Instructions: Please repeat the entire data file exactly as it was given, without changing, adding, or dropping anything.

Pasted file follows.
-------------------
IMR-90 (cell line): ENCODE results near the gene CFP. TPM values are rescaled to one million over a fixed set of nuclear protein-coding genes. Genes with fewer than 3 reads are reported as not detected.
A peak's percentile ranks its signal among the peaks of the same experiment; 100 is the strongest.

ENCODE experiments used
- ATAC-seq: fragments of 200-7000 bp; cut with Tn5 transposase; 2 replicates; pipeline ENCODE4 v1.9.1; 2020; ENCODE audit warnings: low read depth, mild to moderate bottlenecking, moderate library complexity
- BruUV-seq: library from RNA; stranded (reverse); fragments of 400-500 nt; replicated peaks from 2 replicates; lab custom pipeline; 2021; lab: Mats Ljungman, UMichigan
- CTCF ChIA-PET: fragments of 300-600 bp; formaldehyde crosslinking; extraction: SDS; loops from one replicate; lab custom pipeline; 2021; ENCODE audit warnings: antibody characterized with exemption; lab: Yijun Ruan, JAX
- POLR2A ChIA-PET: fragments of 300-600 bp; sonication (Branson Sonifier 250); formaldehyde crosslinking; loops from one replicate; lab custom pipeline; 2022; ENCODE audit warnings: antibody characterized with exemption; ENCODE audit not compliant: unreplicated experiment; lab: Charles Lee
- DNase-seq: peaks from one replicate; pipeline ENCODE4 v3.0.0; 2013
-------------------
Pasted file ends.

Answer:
IMR-90 (cell line): ENCODE results near the gene CFP. TPM values are rescaled to one million over a fixed set of nuclear protein-coding genes. Genes with fewer than 3 reads are reported as not detected.
A peak's percentile ranks its signal among the peaks of the same experiment; 100 is the strongest.

ENCODE experiments used
- ATAC-seq: fragments of 200-7000 bp; cut with Tn5 transposase; 2 replicates; pipeline ENCODE4 v1.9.1; 2020; ENCODE audit warnings: low read depth, mild to moderate bottlenecking, moderate library complexity
- BruUV-seq: library from RNA; stranded (reverse); fragments of 400-500 nt; replicated peaks from 2 replicates; lab custom pipeline; 2021; lab: Mats Ljungman, UMichigan
- CTCF ChIA-PET: fragments of 300-600 bp; formaldehyde crosslinking; extraction: SDS; loops from one replicate; lab custom pipeline; 2021; ENCODE audit warnings: antibody characterized with exemption; lab: Yijun Ruan, JAX
- POLR2A ChIA-PET: fragments of 300-600 bp; sonication (Branson Sonifier 250); formaldehyde crosslinking; loops from one replicate; lab custom pipeline; 2022; ENCODE audit warnings: antibody characterized with exemption; ENCODE audit not compliant: unreplicated experiment; lab: Charles Lee
- DNase-seq: peaks from one replicate; pipeline ENCODE4 v3.0.0; 2013